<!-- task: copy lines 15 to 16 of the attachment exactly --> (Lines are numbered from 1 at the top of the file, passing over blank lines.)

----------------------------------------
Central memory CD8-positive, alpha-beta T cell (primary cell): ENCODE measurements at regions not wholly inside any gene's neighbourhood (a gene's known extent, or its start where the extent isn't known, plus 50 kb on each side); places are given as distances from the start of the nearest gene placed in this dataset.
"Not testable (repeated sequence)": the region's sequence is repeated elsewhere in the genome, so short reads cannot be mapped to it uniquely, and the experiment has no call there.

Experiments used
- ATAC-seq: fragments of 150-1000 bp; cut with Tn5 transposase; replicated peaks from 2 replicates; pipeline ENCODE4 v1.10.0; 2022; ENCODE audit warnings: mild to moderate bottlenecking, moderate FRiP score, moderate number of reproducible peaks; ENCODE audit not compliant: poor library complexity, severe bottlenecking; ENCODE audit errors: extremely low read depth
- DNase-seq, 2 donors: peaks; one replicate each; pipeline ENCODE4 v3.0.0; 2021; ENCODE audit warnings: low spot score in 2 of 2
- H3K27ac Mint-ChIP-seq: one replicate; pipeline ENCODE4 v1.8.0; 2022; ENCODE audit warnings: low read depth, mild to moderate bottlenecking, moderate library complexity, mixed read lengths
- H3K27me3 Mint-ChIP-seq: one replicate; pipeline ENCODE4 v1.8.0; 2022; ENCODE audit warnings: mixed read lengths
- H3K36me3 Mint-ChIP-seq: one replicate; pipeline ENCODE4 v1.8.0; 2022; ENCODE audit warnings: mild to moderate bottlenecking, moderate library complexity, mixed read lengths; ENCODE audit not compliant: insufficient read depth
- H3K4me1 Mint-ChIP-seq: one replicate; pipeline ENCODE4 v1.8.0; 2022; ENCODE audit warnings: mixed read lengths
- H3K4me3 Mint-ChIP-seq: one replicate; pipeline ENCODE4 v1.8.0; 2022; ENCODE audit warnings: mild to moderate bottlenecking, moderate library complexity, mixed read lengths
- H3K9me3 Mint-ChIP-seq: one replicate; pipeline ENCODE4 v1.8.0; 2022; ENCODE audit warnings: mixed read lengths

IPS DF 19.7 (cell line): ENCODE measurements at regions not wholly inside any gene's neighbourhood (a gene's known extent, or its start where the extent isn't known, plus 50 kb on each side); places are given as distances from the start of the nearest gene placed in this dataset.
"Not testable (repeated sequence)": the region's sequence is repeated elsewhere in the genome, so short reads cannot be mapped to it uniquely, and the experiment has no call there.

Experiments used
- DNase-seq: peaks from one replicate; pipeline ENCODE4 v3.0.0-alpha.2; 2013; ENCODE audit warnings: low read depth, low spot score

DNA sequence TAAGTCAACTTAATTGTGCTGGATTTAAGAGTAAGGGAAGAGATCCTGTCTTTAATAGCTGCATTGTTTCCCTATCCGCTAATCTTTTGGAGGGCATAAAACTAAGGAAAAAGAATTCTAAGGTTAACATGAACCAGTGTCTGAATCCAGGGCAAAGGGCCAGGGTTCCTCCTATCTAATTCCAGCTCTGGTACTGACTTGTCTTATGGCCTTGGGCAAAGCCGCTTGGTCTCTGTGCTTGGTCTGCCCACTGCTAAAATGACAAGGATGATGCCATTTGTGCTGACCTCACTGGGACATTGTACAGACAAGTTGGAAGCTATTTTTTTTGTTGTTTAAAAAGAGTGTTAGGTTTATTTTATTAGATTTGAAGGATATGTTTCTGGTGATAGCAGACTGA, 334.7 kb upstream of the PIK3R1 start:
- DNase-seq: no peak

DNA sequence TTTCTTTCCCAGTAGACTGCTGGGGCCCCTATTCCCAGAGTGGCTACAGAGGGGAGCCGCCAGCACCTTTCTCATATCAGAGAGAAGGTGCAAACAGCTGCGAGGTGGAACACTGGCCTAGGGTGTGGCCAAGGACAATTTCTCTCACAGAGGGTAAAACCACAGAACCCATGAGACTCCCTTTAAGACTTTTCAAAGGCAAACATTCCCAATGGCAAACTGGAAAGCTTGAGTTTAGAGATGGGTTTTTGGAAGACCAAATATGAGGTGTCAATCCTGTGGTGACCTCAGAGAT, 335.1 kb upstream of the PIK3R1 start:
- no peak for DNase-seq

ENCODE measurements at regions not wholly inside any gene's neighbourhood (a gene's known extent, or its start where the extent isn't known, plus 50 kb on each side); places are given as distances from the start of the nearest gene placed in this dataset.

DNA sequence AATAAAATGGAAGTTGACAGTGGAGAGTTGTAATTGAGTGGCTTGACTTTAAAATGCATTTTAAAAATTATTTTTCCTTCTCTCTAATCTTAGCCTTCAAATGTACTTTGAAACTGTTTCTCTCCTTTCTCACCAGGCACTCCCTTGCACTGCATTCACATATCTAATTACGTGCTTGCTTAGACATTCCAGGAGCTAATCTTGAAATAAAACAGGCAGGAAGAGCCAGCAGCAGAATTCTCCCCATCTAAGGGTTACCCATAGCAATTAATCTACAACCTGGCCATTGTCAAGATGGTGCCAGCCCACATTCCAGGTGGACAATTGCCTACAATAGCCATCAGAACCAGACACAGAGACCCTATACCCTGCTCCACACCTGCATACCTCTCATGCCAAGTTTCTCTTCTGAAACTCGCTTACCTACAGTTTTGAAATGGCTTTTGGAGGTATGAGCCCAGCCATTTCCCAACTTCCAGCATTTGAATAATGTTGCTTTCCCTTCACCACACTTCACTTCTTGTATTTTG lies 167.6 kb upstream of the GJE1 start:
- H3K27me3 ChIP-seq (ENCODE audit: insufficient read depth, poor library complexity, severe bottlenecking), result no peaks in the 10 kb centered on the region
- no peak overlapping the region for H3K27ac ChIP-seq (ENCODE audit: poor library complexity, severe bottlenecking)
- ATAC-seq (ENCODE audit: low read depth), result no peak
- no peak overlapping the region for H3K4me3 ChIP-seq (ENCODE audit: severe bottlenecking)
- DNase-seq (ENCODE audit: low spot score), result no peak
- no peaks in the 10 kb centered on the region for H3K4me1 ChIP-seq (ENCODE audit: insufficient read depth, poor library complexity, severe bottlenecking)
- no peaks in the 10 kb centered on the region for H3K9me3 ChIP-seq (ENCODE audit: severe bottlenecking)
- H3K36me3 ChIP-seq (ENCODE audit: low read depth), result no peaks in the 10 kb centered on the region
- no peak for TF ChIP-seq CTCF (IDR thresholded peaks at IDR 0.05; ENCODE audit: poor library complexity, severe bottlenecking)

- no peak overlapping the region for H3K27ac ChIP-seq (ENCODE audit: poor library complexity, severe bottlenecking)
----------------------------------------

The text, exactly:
- DNase-seq: peaks from one replicate; pipeline ENCODE4 v3.0.0-alpha.2; 2013; ENCODE audit warnings: low read depth, low spot score

DNA sequence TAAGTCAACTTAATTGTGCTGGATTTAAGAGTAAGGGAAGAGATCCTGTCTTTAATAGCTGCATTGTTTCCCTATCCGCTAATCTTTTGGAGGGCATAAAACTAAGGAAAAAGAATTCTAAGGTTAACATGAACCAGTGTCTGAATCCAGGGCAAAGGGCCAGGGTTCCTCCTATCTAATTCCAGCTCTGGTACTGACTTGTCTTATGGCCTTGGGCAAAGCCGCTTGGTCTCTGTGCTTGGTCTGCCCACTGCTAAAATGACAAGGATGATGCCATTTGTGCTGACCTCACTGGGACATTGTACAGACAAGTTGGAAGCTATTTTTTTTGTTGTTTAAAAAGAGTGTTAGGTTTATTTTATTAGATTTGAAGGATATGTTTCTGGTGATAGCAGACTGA, 334.7 kb upstream of the PIK3R1 start: